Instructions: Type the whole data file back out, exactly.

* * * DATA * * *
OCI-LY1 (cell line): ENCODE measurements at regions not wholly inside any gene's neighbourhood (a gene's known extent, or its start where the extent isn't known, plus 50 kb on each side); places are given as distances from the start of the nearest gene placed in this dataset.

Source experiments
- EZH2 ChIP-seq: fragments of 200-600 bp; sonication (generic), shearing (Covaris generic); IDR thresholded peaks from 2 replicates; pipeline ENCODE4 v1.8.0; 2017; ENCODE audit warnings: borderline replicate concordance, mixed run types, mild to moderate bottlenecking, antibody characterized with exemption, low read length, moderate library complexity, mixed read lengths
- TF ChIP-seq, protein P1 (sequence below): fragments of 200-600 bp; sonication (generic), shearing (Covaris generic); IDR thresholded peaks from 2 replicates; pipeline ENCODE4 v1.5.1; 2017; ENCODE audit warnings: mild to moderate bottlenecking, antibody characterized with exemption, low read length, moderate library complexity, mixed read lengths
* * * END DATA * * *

OCI-LY1 (cell line): ENCODE measurements at regions not wholly inside any gene's neighbourhood (a gene's known extent, or its start where the extent isn't known, plus 50 kb on each side); places are given as distances from the start of the nearest gene placed in this dataset.

Source experiments
- EZH2 ChIP-seq: fragments of 200-600 bp; sonication (generic), shearing (Covaris generic); IDR thresholded peaks from 2 replicates; pipeline ENCODE4 v1.8.0; 2017; ENCODE audit warnings: borderline replicate concordance, mixed run types, mild to moderate bottlenecking, antibody characterized with exemption, low read length, moderate library complexity, mixed read lengths
- TF ChIP-seq, protein P1 (sequence below): fragments of 200-600 bp; sonication (generic), shearing (Covaris generic); IDR thresholded peaks from 2 replicates; pipeline ENCODE4 v1.5.1; 2017; ENCODE audit warnings: mild to moderate bottlenecking, antibody characterized with exemption, low read length, moderate library complexity, mixed read lengths